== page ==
OK, so it’s a given that LinkedIn is the go-to social media tool for recruiters. But where does Facebook fit in these days? There was a time when news on recruiters and employers checking Facebook profiles to vet candidates was splashed across the HR press but LinkedIn has grabbed the headlines since then. So has Facebook missed a trick in promoting its abilities as a recruitment platform?
Well, yes and no. Anyone over the age of 40 might cast a sceptical eye but as far as Generation Y is concerned, Facebook is a way of life. If they want to work for Company A, they’ll not only check out its website but will visit its Facebook page to see how it relates to its customer base. They can’t get the same feel for a business from LinkedIn. So, whether you use it or not to recruit, your Facebook page might affect the quality of the response.
There’s no denying that LinkedIn has the professional, management and executive sector sewn up. You only have to check the number of recruiters who use it to complement their website and job boards advertising. But that doesn’t mean that LinkedIn is the go-to recruitment portal every time. You have to figure out which sites the people you want to attract are using, and Facebook might be one of them.
You know recruiters are taking Facebook recruitment seriously when they use customized job boards and automated Facebook page links to the careers section of their website. But there’s a caveat: Facebook is an informal social network so, while there’s a mass audience, not many of them will think ‘I need a new job. I must check out Facebook.’ They’ll probably visit a few job boards and LinkedIn instead. So here are some tips on when you should and shouldn’t choose Facebook over other social networks:
1. Utilise your existing Facebook fans.
Go for it if you have a successful Facebook fan page and continually recruit, particularly if your employee and customer demographics are similar. If Facebook works well enough for Starbucks and Levi’s to use as a recruitment tool, it’s good enough for you.
2. Content is king in a successful Facebook recruitment campaign.
Don’t use Facebook if you’re not prepared to build a community around your careers page. As with any Facebook marketing programme, your page needs to be welcoming, regularly updated with fresh content and full of tips on working in the industry. It’s not in the rule book but the resources needed to implement a careers page probably means that Facebook is better geared towards volume recruitment.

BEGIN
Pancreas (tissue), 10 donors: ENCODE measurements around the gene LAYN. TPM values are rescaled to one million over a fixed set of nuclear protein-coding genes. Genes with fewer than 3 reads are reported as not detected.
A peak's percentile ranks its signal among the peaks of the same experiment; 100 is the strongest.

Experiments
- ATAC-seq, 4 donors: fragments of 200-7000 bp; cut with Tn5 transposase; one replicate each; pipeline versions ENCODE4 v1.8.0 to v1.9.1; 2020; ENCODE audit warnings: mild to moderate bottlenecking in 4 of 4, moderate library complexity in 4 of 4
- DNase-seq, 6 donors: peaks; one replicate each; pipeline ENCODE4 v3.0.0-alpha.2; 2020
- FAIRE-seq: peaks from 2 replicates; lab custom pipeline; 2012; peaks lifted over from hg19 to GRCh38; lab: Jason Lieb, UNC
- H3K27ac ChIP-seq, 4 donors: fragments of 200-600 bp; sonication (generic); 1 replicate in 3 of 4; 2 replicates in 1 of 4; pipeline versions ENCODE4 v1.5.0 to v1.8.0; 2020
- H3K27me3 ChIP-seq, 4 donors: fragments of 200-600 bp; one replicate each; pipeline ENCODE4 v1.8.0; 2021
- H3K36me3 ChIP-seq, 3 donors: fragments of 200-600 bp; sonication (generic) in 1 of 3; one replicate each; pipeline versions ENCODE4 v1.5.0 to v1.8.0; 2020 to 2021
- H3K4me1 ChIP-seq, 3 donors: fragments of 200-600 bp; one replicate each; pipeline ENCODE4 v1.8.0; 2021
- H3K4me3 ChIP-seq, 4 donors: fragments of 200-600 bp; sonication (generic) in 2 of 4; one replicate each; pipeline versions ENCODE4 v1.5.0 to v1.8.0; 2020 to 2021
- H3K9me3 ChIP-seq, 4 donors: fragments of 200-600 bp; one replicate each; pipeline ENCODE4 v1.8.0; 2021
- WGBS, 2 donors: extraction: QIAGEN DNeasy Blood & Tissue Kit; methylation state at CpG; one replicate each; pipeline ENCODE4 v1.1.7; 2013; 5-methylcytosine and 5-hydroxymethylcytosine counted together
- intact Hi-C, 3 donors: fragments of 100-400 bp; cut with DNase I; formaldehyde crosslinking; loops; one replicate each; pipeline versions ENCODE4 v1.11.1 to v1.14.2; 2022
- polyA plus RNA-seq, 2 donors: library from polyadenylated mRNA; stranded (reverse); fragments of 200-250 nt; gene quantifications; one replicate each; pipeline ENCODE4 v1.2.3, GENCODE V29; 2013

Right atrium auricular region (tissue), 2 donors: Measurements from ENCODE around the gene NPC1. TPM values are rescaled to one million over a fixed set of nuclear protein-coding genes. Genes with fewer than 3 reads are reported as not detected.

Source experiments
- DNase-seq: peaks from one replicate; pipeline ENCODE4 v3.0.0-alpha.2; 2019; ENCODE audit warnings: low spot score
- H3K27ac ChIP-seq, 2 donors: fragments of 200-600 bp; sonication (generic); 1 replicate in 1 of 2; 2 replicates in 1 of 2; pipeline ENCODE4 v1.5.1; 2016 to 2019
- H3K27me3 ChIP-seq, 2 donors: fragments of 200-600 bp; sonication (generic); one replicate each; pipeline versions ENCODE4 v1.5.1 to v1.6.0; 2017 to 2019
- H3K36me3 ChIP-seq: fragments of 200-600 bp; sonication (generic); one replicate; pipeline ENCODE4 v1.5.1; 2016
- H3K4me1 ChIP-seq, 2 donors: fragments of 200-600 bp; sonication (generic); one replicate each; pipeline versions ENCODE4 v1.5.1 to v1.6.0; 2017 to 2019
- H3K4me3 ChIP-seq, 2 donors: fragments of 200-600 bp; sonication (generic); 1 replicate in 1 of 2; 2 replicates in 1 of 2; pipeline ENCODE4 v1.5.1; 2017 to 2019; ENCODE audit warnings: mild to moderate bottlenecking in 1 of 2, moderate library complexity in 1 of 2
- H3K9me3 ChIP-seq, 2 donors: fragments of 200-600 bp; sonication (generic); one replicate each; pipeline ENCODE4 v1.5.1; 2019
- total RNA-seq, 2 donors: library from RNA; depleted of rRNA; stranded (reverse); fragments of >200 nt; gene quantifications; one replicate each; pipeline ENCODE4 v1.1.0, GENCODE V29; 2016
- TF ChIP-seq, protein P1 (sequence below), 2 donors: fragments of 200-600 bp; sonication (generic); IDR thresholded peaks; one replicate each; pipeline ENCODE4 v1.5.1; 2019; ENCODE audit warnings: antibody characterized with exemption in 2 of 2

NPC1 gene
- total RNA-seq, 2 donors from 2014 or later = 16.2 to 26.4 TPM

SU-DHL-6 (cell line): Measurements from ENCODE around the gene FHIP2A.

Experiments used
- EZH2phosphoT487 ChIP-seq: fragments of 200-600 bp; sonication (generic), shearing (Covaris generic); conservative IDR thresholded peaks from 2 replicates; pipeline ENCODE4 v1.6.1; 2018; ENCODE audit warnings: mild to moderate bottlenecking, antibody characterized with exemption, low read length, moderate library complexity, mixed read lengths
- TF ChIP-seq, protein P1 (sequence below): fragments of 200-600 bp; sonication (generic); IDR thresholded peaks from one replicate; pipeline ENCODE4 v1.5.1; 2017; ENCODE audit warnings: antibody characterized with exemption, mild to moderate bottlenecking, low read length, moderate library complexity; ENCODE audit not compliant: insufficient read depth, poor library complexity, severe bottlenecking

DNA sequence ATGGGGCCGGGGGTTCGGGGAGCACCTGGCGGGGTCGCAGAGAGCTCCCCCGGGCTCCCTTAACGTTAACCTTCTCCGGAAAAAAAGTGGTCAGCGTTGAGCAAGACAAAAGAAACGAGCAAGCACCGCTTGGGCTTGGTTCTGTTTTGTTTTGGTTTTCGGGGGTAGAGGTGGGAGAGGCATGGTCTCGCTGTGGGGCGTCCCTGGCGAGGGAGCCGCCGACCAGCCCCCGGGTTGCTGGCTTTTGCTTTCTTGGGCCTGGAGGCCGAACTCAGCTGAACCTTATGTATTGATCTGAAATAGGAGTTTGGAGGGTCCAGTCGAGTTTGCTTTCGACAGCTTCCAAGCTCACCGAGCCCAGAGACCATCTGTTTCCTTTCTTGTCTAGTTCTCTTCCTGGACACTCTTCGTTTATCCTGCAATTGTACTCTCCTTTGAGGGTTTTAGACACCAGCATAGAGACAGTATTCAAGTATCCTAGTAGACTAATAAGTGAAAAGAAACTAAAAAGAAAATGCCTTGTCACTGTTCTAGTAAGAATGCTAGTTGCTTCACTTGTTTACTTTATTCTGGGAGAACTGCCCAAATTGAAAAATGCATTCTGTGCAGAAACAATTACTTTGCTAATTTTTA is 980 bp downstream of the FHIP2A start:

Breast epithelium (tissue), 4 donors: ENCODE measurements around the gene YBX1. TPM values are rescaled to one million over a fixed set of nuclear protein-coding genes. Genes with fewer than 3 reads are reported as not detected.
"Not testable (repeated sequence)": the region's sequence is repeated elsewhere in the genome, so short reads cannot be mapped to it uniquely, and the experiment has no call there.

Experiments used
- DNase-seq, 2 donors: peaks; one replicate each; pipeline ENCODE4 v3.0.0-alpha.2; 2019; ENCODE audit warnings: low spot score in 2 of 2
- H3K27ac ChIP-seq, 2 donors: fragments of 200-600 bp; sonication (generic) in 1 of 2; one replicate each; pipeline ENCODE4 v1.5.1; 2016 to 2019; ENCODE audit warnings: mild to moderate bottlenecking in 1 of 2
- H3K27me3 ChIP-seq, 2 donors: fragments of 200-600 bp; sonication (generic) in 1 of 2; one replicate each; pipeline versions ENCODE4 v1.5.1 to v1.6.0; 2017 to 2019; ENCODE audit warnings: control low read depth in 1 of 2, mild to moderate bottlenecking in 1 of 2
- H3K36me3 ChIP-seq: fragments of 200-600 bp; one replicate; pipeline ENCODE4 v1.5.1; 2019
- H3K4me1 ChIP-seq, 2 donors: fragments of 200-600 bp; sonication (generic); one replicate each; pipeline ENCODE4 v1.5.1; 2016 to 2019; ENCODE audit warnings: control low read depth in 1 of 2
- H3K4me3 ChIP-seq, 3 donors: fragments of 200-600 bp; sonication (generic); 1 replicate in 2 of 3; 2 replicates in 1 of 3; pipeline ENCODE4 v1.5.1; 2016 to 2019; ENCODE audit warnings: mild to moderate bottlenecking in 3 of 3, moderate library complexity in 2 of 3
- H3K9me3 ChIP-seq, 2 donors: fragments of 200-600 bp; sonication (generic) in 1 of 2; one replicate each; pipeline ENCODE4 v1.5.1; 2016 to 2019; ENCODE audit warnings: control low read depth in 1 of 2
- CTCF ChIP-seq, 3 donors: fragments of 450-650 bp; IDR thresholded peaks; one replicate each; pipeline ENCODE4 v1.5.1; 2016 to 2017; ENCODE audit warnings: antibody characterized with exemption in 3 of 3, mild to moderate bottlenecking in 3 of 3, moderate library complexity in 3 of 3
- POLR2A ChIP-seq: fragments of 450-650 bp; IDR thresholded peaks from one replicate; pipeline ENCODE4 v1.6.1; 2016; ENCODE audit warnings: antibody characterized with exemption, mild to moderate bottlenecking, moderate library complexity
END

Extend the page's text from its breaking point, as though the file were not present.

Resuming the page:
3. Think about the suitability of each role.
Specialist posts need the services of a niche recruiter or, if social media is part of your strategy, LinkedIn. Posting your senior roles or those that require particular qualifications on Facebook is, in most cases, a waste of time.
4. Be aware of the limitations of Facebook advertising.
Again, proceed with caution when considering the use of Facebook advertising to recruit. While you can funnel down to a target audience based upon geography, work experience and education to reduce your advertising spend, concerns over privacy on Facebook could mean that the people you’re looking for simply haven’t completed their profiles.
5. Innovative graduate recruitment can play well on Facebook.
While we associate searches for professionals with LinkedIn, Facebook might be more suitable for larger scale graduate recruitment programmes. Ernst & Young, one of the biggest accountancy firms in the world, has used Facebook for years to target students and graduates. A quick look at its careers page shows why it works so well; it has a ‘Games Room’ feature that tells people what it’s like to work for the company, information on internships and links to its daily Twitter brain teaser. Will these engage an audience that demands interaction and great content? You bet.
6. Make sure your branding is right.
Did you spot the common thread between the mentioned companies using Facebook to recruit? They all have strong and well known brands. Facebook users commonly react to and engage with the brands they like so it follows that a strong fan page base will make Facebook recruitment more successful. Build up your brand identity on Facebook before you start thinking about adding a careers page.
Facebook recruitment works much better if you can use your fans to spread the word. It’s not dissimilar to the principles behind effective social media marketing: posting entertaining and informative content, responding to questions and comments and linking back regularly to your main website’s careers page. Community engagement takes time so don’t expect Facebook to work overnight. It will take some testing and a moderate amount of resources to develop an effective Facebook recruitment strategy but, in the right circumstances, it could work better than LinkedIn.Photo: jkdksh